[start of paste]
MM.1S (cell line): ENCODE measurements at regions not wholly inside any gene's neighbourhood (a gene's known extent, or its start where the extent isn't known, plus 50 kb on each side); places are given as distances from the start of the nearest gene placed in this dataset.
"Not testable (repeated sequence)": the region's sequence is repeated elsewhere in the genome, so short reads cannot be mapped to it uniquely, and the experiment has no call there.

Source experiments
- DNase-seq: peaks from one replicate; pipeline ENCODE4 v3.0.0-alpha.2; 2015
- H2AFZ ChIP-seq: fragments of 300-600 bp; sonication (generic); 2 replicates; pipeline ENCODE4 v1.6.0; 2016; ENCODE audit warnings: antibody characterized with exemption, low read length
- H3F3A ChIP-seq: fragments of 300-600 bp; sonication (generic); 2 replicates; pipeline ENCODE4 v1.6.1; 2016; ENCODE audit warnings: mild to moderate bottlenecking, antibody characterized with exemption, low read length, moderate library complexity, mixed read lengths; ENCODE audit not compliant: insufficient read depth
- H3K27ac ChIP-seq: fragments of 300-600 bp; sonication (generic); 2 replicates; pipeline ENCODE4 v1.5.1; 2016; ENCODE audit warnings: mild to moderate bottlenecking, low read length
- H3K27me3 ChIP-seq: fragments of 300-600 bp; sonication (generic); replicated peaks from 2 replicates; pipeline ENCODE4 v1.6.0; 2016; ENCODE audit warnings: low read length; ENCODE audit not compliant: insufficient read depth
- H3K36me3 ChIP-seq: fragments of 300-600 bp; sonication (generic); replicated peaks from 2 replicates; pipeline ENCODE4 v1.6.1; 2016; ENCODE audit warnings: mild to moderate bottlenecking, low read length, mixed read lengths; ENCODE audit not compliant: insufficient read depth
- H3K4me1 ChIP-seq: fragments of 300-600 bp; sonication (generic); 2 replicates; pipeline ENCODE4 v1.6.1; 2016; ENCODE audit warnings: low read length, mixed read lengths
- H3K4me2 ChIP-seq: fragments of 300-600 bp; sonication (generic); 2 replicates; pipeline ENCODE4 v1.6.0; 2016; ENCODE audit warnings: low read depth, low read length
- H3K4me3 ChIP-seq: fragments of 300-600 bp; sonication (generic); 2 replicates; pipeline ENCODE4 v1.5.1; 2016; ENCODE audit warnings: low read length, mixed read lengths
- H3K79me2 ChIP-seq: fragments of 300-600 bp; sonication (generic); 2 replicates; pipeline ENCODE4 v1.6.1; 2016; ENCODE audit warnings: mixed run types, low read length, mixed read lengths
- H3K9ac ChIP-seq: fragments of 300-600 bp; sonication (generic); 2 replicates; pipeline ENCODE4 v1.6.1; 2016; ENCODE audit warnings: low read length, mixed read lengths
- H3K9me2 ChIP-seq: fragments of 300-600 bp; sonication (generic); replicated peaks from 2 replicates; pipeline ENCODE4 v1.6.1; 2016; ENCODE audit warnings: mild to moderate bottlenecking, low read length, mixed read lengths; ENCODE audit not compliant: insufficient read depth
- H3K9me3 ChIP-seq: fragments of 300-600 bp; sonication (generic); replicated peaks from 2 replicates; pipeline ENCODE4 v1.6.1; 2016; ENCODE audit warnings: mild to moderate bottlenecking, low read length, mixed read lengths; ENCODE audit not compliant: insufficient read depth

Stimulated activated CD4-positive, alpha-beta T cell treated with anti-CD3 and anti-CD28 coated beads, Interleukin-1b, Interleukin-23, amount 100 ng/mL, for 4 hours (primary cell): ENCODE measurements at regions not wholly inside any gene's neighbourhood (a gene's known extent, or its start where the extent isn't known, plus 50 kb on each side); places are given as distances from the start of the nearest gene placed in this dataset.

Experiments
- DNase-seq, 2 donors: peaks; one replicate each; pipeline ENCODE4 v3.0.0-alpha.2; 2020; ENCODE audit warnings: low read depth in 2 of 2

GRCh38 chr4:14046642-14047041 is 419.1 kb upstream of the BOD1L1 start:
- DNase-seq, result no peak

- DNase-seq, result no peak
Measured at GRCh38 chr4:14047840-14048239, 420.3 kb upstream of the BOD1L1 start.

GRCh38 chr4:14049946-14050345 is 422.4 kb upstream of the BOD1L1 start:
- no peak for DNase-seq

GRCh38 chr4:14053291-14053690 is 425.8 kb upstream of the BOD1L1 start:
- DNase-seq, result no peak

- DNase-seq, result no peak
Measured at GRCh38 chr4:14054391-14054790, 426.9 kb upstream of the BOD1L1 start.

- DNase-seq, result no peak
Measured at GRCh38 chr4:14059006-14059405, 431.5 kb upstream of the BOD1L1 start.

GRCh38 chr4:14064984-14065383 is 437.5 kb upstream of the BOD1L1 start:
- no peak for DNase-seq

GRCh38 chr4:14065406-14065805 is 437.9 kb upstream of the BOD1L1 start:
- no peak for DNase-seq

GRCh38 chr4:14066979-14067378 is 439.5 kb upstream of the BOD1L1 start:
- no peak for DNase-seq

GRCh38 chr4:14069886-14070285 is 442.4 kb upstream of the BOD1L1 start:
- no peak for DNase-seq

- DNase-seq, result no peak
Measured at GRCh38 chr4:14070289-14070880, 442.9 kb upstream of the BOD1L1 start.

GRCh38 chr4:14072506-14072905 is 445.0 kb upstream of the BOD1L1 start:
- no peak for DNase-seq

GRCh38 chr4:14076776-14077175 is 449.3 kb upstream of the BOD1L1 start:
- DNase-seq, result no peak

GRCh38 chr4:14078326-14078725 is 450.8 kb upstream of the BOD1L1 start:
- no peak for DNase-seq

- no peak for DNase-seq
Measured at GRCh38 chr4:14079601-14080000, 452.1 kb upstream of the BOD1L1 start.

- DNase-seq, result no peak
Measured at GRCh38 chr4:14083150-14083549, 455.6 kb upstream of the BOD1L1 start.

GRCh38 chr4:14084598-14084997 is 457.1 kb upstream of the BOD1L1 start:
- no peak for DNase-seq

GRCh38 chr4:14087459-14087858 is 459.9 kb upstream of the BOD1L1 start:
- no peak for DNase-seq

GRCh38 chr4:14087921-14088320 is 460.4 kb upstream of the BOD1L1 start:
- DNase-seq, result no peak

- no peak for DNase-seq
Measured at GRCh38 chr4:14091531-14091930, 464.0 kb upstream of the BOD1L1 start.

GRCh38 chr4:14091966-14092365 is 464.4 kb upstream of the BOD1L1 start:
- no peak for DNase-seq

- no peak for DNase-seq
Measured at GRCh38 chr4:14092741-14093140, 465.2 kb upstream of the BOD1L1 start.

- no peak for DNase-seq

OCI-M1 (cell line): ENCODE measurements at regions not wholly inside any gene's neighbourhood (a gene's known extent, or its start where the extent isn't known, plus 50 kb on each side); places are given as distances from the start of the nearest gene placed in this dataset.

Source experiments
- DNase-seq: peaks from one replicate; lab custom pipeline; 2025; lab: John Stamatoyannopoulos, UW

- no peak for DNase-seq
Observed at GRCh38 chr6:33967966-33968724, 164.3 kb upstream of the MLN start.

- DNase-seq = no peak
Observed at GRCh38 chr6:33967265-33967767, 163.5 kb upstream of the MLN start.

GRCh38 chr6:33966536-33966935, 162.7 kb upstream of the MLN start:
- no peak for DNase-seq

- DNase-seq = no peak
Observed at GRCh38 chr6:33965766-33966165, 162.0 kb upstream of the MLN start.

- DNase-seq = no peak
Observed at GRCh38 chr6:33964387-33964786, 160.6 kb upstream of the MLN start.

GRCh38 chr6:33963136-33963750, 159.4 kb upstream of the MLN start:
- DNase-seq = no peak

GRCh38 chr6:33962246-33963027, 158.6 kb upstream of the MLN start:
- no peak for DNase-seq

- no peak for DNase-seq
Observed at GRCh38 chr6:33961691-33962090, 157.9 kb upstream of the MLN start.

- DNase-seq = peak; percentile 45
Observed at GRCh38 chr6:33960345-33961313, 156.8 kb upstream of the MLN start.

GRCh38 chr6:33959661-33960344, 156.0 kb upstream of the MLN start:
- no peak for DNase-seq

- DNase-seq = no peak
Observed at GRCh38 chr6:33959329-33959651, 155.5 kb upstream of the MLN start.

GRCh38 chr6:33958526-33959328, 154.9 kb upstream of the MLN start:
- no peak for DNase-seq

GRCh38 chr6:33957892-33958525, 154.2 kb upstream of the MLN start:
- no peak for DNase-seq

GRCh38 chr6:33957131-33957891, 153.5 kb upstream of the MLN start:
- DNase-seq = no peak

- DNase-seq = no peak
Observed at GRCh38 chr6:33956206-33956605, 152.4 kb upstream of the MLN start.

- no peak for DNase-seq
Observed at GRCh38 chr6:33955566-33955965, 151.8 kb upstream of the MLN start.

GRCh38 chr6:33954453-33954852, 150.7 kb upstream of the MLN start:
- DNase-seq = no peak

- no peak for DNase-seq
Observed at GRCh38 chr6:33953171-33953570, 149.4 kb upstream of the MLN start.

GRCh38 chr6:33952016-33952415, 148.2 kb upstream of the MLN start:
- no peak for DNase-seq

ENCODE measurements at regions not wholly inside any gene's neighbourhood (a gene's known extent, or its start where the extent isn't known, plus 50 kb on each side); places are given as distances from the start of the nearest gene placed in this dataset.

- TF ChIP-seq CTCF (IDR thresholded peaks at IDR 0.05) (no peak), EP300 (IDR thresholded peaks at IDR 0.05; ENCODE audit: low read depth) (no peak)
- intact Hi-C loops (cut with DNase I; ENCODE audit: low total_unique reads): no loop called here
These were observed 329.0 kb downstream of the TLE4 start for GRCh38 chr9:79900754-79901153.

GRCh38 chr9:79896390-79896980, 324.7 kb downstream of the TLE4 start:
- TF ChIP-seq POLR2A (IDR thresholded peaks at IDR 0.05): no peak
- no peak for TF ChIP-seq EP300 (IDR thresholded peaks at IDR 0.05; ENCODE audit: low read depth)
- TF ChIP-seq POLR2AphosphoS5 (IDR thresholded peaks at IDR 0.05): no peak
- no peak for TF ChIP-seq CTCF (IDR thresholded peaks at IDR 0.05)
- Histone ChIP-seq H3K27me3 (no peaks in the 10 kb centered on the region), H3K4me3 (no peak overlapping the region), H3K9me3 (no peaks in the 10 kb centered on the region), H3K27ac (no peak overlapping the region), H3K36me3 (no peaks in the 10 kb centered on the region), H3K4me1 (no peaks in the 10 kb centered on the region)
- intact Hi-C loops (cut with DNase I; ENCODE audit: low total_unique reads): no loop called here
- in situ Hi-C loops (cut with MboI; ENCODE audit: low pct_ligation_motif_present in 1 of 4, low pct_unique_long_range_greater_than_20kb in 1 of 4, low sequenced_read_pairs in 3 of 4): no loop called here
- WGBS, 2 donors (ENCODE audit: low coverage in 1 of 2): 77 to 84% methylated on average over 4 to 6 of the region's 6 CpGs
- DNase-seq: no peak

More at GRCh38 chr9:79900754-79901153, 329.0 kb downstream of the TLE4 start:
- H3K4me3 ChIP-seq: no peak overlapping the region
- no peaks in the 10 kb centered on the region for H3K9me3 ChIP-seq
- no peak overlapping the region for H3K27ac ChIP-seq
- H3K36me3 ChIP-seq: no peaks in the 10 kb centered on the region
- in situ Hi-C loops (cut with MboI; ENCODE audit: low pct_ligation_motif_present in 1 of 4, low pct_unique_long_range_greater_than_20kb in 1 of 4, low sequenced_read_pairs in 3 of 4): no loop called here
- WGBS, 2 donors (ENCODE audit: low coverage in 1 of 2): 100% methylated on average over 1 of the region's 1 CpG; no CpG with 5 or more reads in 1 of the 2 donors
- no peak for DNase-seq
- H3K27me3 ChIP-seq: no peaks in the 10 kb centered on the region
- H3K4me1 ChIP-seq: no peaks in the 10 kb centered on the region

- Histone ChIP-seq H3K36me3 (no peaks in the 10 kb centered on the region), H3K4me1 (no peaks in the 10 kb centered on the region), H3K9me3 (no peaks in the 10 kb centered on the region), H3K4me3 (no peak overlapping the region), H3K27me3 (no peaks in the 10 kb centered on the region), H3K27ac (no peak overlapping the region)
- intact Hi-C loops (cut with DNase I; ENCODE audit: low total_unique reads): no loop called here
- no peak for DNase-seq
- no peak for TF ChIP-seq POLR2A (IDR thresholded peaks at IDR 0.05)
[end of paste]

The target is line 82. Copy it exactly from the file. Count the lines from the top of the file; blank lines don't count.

- no peak for DNase-seq